Authors of section

Authors

Scott Bartlett, Michael Ehrenfeld, Gerson Mast, Adrian Sugar

Executive Editor

Edward Ellis III

General Editor

Daniel Buchbinder

Open all credits

Autogenous ear construction

1. Introduction

In Hemifacial microsomia ear deformity is common, varying from a nearly normal ear to complete microtia. If complete microtia is present total ear reconstruction using carved cartilage may be indicated. This is typically performed at age 6 or above, but many experienced surgeons feel that better results can be obtained if the child is aged 10-12.

Hemifacial microsomia (HFM) - Autogenous ear construction

2. Stage 1

A template is traced of the normal ear using clear plastic film.

Hemifacial microsomia (HFM) - Autogenous ear construction

Costal cartilage is harvested from ribs 6-10.

Hemifacial microsomia (HFM) - Autogenous ear construction

The cartilage framework is carved to include the base and helical rim.

Hemifacial microsomia (HFM) - Autogenous ear construction

The template is reversed and positioned on the affected side in the most satisfactory position based on the opposite side ear position, the hair line, and the microtic remnant which may be used to construct the ear lobe.

Hemifacial microsomia (HFM) - Autogenous ear construction

The recipient site is prepared by undermining the skin with or without transposition of the lobe.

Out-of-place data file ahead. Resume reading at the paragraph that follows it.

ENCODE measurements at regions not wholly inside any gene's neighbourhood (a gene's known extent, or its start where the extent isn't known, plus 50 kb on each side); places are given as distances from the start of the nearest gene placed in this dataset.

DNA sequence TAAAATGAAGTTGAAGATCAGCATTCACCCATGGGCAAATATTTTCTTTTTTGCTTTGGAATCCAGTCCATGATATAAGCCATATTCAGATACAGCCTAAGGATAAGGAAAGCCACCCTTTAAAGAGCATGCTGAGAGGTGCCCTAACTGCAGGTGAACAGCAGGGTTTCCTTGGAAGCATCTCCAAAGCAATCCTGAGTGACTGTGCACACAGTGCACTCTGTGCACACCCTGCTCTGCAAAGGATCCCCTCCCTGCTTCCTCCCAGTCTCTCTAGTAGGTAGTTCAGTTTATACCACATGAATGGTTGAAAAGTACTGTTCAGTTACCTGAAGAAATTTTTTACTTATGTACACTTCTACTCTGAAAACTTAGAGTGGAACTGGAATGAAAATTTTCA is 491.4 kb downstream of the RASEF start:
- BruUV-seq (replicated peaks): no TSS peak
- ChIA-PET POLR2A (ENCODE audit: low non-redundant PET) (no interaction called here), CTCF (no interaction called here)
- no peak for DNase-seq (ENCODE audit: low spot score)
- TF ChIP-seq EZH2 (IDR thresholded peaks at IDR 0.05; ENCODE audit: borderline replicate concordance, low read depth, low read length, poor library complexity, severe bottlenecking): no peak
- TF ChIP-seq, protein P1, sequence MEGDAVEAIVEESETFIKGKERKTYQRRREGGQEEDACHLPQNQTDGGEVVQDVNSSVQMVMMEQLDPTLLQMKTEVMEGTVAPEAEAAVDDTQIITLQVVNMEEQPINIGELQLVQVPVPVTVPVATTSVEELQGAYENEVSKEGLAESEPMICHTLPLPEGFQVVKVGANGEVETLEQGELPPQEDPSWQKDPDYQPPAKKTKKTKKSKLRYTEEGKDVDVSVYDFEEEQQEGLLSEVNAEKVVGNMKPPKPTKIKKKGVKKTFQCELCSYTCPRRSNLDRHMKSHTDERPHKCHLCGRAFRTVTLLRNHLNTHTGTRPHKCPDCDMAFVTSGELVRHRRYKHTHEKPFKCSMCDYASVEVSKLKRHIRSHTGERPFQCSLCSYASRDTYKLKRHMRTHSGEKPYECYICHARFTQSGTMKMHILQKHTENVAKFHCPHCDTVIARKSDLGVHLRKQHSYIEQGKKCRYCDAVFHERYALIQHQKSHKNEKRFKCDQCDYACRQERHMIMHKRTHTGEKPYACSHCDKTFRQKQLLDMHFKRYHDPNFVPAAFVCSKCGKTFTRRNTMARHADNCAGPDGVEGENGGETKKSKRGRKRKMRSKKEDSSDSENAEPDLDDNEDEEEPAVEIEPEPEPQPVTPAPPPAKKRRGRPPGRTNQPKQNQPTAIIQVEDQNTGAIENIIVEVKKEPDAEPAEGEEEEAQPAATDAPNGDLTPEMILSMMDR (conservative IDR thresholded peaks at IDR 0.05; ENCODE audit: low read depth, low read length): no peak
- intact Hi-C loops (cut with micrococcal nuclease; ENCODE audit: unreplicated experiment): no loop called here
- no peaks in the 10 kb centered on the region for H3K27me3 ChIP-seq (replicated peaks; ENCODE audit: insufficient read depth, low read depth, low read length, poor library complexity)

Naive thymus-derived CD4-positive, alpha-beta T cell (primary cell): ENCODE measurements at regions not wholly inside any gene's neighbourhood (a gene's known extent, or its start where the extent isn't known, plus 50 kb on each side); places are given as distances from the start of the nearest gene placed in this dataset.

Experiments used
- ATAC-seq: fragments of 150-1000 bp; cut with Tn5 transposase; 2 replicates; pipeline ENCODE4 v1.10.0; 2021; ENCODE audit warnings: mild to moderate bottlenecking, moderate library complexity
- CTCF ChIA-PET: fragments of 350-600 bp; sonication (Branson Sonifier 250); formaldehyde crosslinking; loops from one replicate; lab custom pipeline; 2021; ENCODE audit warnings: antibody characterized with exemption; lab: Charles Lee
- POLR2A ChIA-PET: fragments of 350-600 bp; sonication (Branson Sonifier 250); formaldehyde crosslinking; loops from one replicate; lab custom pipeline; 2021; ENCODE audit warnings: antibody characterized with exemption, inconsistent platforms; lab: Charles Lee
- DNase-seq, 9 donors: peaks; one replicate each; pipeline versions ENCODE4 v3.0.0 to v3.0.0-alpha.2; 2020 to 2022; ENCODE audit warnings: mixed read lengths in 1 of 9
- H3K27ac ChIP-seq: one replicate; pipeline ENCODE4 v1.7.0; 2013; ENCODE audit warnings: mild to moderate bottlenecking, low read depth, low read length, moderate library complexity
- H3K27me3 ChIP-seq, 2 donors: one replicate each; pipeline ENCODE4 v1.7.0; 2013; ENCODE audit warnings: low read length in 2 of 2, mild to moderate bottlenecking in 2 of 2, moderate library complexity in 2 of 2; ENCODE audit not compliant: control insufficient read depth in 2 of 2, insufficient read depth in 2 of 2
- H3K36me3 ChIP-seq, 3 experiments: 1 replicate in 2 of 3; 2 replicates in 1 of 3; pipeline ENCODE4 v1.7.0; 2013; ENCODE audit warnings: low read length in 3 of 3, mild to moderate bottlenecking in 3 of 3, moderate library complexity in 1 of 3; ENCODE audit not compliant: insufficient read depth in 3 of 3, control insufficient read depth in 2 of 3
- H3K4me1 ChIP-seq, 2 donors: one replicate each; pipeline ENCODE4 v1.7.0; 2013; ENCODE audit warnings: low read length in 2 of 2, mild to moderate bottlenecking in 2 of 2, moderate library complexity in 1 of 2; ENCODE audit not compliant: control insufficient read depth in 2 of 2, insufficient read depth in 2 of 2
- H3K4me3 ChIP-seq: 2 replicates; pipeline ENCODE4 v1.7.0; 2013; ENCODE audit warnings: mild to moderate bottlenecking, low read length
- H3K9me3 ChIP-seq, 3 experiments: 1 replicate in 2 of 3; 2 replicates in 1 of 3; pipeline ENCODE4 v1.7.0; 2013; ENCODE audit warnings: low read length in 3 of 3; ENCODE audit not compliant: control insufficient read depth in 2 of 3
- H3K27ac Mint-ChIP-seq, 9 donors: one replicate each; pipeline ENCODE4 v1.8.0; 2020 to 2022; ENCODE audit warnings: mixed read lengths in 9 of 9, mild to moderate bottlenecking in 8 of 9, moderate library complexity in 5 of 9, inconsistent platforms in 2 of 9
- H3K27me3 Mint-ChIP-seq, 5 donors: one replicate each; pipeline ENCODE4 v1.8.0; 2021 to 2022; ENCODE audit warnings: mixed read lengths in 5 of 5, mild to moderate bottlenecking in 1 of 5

Hemifacial microsomia (HFM) - Autogenous ear construction

The cartilage construct is placed subcutaneously together with suction drain.

Hemifacial microsomia (HFM) - Autogenous ear construction

3. Stage 2

After stage 1 healing is complete, and if the lobule has been moved in stage one, the ear is elevated and additional cartilage is used to project the ear. This creates a soft tissue deficiency which is closed with a turnover mastoid flap or temporal parietal flap and a skin graft.

Hemifacial microsomia (HFM) - Autogenous ear construction

4. General wound care

Apply ice packs (may be effective in a short term to minimize edema).

The sterile dressing placed over the incisions is maintained for a minimum of 48 hours. Thereafter routine wound care should be instituted.

Antibiotic prophylaxis is continued for 1-5 days depending on the nature, complexity, and duration of the surgical procedure.

Remove sutures from skin after approximately 5 days if nonresorbable sutures have been used.

Regular follow up examinations to monitor healing are required.

Avoid sun exposure and tanning to skin incisions for several months.